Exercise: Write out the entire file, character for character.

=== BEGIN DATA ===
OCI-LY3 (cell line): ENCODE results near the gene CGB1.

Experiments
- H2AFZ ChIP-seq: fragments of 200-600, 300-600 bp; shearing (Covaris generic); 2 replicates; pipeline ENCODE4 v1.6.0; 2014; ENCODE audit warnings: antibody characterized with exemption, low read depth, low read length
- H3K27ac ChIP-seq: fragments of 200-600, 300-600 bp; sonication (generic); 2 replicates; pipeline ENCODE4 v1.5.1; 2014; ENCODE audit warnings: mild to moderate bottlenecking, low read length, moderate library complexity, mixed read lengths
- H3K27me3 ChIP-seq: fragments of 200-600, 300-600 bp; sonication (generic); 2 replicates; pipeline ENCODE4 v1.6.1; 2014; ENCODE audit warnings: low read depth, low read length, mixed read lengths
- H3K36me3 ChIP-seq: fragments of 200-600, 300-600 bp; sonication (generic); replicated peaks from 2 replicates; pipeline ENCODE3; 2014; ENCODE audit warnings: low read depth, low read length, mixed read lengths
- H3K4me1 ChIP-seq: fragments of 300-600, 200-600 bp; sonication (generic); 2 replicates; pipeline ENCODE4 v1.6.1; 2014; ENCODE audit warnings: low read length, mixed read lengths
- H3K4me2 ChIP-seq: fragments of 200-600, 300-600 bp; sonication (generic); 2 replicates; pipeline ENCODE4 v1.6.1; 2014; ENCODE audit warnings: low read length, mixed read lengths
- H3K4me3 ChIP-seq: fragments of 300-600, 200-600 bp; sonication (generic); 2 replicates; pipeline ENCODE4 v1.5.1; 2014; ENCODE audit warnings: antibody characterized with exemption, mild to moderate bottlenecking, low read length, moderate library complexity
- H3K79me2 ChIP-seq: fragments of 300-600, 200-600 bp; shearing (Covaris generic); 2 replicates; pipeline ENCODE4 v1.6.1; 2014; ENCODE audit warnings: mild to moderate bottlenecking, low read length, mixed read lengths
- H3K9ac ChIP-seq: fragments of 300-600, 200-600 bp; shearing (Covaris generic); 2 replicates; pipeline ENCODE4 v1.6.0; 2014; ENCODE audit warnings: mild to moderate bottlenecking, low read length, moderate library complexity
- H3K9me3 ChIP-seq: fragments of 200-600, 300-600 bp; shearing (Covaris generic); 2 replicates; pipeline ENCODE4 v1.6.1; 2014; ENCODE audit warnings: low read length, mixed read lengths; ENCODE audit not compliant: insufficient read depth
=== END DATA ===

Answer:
OCI-LY3 (cell line): ENCODE results near the gene CGB1.

Experiments
- H2AFZ ChIP-seq: fragments of 200-600, 300-600 bp; shearing (Covaris generic); 2 replicates; pipeline ENCODE4 v1.6.0; 2014; ENCODE audit warnings: antibody characterized with exemption, low read depth, low read length
- H3K27ac ChIP-seq: fragments of 200-600, 300-600 bp; sonication (generic); 2 replicates; pipeline ENCODE4 v1.5.1; 2014; ENCODE audit warnings: mild to moderate bottlenecking, low read length, moderate library complexity, mixed read lengths
- H3K27me3 ChIP-seq: fragments of 200-600, 300-600 bp; sonication (generic); 2 replicates; pipeline ENCODE4 v1.6.1; 2014; ENCODE audit warnings: low read depth, low read length, mixed read lengths
- H3K36me3 ChIP-seq: fragments of 200-600, 300-600 bp; sonication (generic); replicated peaks from 2 replicates; pipeline ENCODE3; 2014; ENCODE audit warnings: low read depth, low read length, mixed read lengths
- H3K4me1 ChIP-seq: fragments of 300-600, 200-600 bp; sonication (generic); 2 replicates; pipeline ENCODE4 v1.6.1; 2014; ENCODE audit warnings: low read length, mixed read lengths
- H3K4me2 ChIP-seq: fragments of 200-600, 300-600 bp; sonication (generic); 2 replicates; pipeline ENCODE4 v1.6.1; 2014; ENCODE audit warnings: low read length, mixed read lengths
- H3K4me3 ChIP-seq: fragments of 300-600, 200-600 bp; sonication (generic); 2 replicates; pipeline ENCODE4 v1.5.1; 2014; ENCODE audit warnings: antibody characterized with exemption, mild to moderate bottlenecking, low read length, moderate library complexity
- H3K79me2 ChIP-seq: fragments of 300-600, 200-600 bp; shearing (Covaris generic); 2 replicates; pipeline ENCODE4 v1.6.1; 2014; ENCODE audit warnings: mild to moderate bottlenecking, low read length, mixed read lengths
- H3K9ac ChIP-seq: fragments of 300-600, 200-600 bp; shearing (Covaris generic); 2 replicates; pipeline ENCODE4 v1.6.0; 2014; ENCODE audit warnings: mild to moderate bottlenecking, low read length, moderate library complexity
- H3K9me3 ChIP-seq: fragments of 200-600, 300-600 bp; shearing (Covaris generic); 2 replicates; pipeline ENCODE4 v1.6.1; 2014; ENCODE audit warnings: low read length, mixed read lengths; ENCODE audit not compliant: insufficient read depth